You may or may not know that lent has begun. I would have prepared you to expect lots of yummy recipes coming your way, but I was in boyfriend-land at the time and could not make it to my computer to blog. My apologies. Don’t worry. Boyfriend-land now has a computer.
What is Lent all about?
Lent is a season of preparation. Christians prepare for Easter (or the death and resurrection of Christ) in different ways. One possible way to prepare is to fast for the 40 days of lent.
I grew up inside of a family that made fasting seem very normal. Every year, I would watch my dad choose to eat only bread and water for forty days (excluding Sundays – where we ate like pigs). So, at 6 years old I started by giving up small things like chocolate – but eventually that gets pretty easy and I knew I would have to step it up. I moved from one fast to another until I felt like I was challenging myself appropriately. I think I have made it to that point.
I’m on an alternate day fast schedule. That means I only eat every other day until Easter (excluding Sundays).
As you can imagine, this creates quite an appetite for breakfast. (Any of you struggling to eat breakfast and make it a full meal – one possible solution is to join me in my fast. It’s guaranteed to work.)
On the day after my fast, I might wake up 2-3 times in the middle of the night to check and see if it’s time for breakfast yet. Nope, it’s not. Okay, go back to bed. Once the clock reads 5am, I’m released from my bed to get up and make a delicious breakfast.
Starving really works well for providing incentive to produce delicious, nutritious, and exciting food. Trust me, if a starving girl thinks it up, it’s sure to be tasty.
Most of my normal blog readers know that I am a diabetes educator and dietitian by day. One thing I’m always encouraging my patients to do is to eat their pancakes and waffles without syrup. It’s just too high in carbohydrate to justify for most people.
So, you will not see me putting any syrup on my waffles or pancakes. I will always provide you with a yummy (and more nutritious) alternative.
The Story Behind… Pear Spice GIngerbread Waffles
This all started because I was in the mood for waffles and I had pears to use up before they got too soft to eat. Pears are in season right now, so they’re relatively cheap and ripe in the stores.
I was flipping through my breakfast cookbook for my waffle recipe when I came across a recipe for gingerbread waffles. I couldn’t resist. I love gingerbread. Especially non-dessert gingerbread. I felt like it was a win-win.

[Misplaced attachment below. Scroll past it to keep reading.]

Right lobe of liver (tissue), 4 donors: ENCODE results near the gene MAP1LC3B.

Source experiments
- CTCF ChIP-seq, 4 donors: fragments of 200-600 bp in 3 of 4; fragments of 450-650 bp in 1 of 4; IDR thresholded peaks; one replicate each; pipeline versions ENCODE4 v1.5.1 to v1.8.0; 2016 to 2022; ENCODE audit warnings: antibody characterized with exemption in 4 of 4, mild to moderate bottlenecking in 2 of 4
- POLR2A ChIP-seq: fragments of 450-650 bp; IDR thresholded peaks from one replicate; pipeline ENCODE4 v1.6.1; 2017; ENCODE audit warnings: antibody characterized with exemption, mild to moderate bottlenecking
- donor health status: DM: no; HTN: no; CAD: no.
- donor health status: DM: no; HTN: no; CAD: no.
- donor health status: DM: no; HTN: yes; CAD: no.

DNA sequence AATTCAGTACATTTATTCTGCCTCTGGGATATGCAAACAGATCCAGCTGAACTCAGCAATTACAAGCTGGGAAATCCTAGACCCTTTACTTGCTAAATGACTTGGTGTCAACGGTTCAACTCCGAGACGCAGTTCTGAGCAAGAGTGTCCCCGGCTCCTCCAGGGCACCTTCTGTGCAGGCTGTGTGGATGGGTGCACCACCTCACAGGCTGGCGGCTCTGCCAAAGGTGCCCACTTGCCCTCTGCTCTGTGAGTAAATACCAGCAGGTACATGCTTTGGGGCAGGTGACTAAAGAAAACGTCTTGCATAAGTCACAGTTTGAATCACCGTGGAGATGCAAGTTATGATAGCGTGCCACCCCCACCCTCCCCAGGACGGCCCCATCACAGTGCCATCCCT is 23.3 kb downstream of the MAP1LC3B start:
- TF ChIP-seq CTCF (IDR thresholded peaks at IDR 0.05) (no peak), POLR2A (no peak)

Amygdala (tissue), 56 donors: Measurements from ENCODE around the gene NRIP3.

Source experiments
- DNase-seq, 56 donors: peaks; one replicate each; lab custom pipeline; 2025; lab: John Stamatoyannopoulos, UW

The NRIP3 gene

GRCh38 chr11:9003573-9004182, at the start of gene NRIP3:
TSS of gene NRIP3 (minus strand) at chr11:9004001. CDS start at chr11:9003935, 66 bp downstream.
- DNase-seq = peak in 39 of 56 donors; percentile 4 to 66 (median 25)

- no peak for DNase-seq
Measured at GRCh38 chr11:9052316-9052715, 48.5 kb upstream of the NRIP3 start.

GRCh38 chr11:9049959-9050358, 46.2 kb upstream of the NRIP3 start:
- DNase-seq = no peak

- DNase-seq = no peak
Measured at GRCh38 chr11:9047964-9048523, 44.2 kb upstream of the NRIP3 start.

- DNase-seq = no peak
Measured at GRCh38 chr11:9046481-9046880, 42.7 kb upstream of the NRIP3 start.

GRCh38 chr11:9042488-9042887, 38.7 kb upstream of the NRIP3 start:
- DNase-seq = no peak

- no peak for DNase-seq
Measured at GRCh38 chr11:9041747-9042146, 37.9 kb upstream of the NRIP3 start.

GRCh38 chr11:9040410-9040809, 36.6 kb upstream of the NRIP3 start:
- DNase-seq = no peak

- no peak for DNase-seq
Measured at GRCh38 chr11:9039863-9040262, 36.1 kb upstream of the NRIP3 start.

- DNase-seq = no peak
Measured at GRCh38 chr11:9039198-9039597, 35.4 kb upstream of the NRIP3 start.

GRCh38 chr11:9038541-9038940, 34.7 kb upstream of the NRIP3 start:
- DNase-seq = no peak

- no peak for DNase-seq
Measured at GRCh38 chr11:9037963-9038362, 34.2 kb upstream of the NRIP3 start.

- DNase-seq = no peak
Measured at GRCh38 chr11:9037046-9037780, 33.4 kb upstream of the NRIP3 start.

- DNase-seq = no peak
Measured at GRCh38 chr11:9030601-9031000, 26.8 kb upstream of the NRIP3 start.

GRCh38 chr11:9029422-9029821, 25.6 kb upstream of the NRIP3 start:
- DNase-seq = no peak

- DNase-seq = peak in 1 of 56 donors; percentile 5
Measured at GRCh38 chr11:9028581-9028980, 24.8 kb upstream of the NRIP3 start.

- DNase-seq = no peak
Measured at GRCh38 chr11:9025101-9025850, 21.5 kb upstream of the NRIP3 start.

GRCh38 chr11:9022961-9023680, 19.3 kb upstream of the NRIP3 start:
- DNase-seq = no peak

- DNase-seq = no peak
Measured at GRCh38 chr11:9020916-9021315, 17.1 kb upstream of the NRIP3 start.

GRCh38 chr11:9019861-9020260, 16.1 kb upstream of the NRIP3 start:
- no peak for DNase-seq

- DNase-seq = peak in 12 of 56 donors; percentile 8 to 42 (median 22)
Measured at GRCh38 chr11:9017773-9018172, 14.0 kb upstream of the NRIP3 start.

Recipe: Pear Spice Gingerbread Waffles… without Syrup
Recipe: Gingerbread Waffles
Makes 6 Mickey Waffles
- 3/4 C White Flour
- 1/4 C Wheat Flour
- 2 tsp Baking Powder
- 1/2 Tbsp Brown Sugar
- 1/2 Tsp Cinnamon
- 1/2 Tsp Ground Ginger
- 1/4 tsp Freshly Ground Cloves
- 1/4 tsp Cardamom (optional)
- 1 whole egg+ 1 egg white
- 3/4 C milk
- 2 Tbsp molasses
- 2 Tbsp melted butter
- Combine flour, baking soda, brown sugar, and spices in a medium mixing bowl.
- Combine molasses, butter, milk and eggs in a separate small mixing bowl.
- Mix the wet ingredients into the dry ingredients.
- Pour 3/4 C batter onto hot waffle iron.
Recipe: Spiced Pear, Honey, and Blue Cheese Topping
Makes 4-6 servings
- 2 Pears, sliced thin
- 1/4 C Blue Cheese Crumbles
- 1/2 tsp Honey, drizzled
- 1/4 C english walnuts
- Sprinkle of freshly ground cloves
- Place pears in a baking dish and bake alone for 10 minutes at 350 degrees F.
- Remove from oven and add toppings. Return to oven for 7 more minutes.
- Use to top favorite gingerbread or regular waffles.
A Note to the Diabetics: The waffles end up being 25g carbohydrate each with 15g carbohydrate topping if you divide the pears into four servings. Pair this with some eggs and you would have a complete meal.
Theoretically, you should just eat one waffle. Unfortunately, I ate 5… I think that defeats the purpose of not using syrup.
A very small victory today… perhaps defeat. Although, I have to admit, I feel quite satisfied. ;)